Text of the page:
value atThe power calculations can be simplified since one needs to consider a limited portion of the spectrum encompassing the energy where the monochromators are tuned. Namely, [16950, 17050] eV, with 0.1 eV energy step, for the DCM, and [15000, 19000] eV for the DMM, with 1 eV of energy step. The total incident power obtained analytically is 0.24 W and 12.9 W for the DCM and DMM cases, respectively. These values are in very good agreement with the ab initio calculation results (see Fig. 11).
Due to the narrow bandwidth of the DCM, the beam size and divergence at a resonant harmonic of the undulator can be estimated assuming Gaussian distributions (Onuki & Elleaume, 2003). For 17 keV one obtains the following:
Singleelectron photon source size:
Singleelectron photon source divergence:
Total photon source size (h/v):
Total photon source divergence (h/v):
where σ_{e, h/v} and are the electron source size and divergence, respectively. Note that equations (12) and (13) are approximated to represent the nature of singleelectron undulator radiation, which is fully coherent but not a perfect Gaussian beam. The emittance of the photon beam () is close to 1.89λ/4π. This does not violate the inequality for any beam emittance that , where the equals sign is satisfied for a Gaussian beam. To represent the (astigmatic) focusing optical system and compute the lateral sizes of the beam at the two BDA positions we use two ideal and orthogonal lenses. The sourcetolens (p) and lenstofocus (q) distances for the horizontal and vertical directions are given by p_{h} = 35 m, q_{h} = 29 m, p_{v} = 29 m, and q_{v} = 26 m, respectively.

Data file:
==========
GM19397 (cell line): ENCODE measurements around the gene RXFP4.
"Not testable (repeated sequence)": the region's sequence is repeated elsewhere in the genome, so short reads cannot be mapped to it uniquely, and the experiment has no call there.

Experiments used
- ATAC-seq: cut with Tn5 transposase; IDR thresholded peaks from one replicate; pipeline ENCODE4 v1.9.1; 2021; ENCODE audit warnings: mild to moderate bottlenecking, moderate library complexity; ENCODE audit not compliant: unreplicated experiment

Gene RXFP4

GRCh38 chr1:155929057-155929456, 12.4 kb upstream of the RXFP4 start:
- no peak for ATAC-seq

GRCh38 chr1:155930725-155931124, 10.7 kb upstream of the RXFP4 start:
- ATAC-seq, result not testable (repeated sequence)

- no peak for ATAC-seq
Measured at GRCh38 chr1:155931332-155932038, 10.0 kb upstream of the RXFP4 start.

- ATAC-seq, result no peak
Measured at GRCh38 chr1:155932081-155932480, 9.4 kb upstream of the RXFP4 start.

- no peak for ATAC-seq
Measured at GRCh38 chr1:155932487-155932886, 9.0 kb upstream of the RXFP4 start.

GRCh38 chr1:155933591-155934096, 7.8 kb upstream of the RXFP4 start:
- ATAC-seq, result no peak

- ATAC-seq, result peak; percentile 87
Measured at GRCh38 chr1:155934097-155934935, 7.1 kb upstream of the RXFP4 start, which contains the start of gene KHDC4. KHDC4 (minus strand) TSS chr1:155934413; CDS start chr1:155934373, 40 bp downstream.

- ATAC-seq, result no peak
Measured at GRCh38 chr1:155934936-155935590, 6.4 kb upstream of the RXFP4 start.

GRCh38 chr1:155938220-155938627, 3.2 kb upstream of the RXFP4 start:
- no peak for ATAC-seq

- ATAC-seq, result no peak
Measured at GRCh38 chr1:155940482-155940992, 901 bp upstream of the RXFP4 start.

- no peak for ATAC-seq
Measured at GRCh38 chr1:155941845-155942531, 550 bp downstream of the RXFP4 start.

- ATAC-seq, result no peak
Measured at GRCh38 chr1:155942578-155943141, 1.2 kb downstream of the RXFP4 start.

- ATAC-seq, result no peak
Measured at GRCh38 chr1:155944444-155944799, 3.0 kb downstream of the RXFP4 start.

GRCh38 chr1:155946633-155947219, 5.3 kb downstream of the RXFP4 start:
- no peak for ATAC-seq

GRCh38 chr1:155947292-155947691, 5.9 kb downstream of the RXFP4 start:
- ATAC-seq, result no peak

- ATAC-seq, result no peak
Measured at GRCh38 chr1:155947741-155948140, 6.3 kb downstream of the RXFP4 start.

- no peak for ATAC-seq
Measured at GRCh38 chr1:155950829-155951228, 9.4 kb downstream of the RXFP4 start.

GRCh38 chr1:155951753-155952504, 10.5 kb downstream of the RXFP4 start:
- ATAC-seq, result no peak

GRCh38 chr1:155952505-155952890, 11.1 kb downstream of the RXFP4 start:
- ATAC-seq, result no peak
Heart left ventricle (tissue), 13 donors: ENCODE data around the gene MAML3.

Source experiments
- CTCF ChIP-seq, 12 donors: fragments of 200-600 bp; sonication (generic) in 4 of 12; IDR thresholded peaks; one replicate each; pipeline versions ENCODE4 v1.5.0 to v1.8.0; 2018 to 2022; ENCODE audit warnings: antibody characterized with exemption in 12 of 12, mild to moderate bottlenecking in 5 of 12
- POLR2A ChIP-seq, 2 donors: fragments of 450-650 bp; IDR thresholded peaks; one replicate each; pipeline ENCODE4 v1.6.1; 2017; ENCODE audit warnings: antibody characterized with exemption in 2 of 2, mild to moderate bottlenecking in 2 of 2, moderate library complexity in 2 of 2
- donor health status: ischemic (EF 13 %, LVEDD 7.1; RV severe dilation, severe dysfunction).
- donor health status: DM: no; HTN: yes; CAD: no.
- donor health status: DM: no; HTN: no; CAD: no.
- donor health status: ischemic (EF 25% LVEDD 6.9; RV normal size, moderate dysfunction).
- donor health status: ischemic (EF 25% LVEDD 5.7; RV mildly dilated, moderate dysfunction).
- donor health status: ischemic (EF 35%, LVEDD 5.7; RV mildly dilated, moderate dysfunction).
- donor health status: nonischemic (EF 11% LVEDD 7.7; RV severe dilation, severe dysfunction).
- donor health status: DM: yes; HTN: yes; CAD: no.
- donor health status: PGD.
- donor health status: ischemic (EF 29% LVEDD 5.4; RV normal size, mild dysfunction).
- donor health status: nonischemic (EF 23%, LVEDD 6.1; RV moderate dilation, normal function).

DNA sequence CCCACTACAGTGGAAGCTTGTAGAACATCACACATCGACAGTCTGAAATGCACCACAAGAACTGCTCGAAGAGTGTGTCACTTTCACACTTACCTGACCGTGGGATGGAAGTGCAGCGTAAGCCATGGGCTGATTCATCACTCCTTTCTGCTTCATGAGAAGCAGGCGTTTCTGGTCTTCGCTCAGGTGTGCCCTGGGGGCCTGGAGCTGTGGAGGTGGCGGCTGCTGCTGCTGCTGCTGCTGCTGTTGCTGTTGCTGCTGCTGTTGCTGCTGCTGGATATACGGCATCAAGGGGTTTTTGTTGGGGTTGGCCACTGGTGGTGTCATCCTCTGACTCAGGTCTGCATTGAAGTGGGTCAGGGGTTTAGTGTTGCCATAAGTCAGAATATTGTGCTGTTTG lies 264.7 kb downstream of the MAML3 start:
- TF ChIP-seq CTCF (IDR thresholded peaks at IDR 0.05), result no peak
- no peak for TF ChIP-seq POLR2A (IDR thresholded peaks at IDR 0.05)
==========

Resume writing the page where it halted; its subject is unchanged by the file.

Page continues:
The power density distribution can be represented as a 2D Gaussian function with the total area equaling the total power TP_{Transmitted}, or
where Σ_{x} and Σ_{z} are the sigma beam sizes in the horizontal and vertical directions, respectively. The beam sizes at different locations of the beamline can be obtained analytically under geometric optics approximation by the following:
Σ at the focus:
Σ′ after the lens:
Distance between foci:
Σ out of focus:
The calculated sizes and peak power density at the BDA positions for the DCM are shown in Table 8; the power density distributions are shown in Fig. 15. We have also included in the table and figure the corresponding values for the DMM.

The calculated values for the beam sizes and power densities in the DCM case are in fair agreement with the ab initio calculations. Clearly, the values obtained for the DMM case are far from the ab initio results since the beam transmitted by this monochromator has a larger bandwidth, and therefore larger size and divergence than those given in equations (17)–(20). The error in the power densities incident on the BDAs is higher by near a factor of two using the analytical equations.
3.1.4. Thermal load at the sample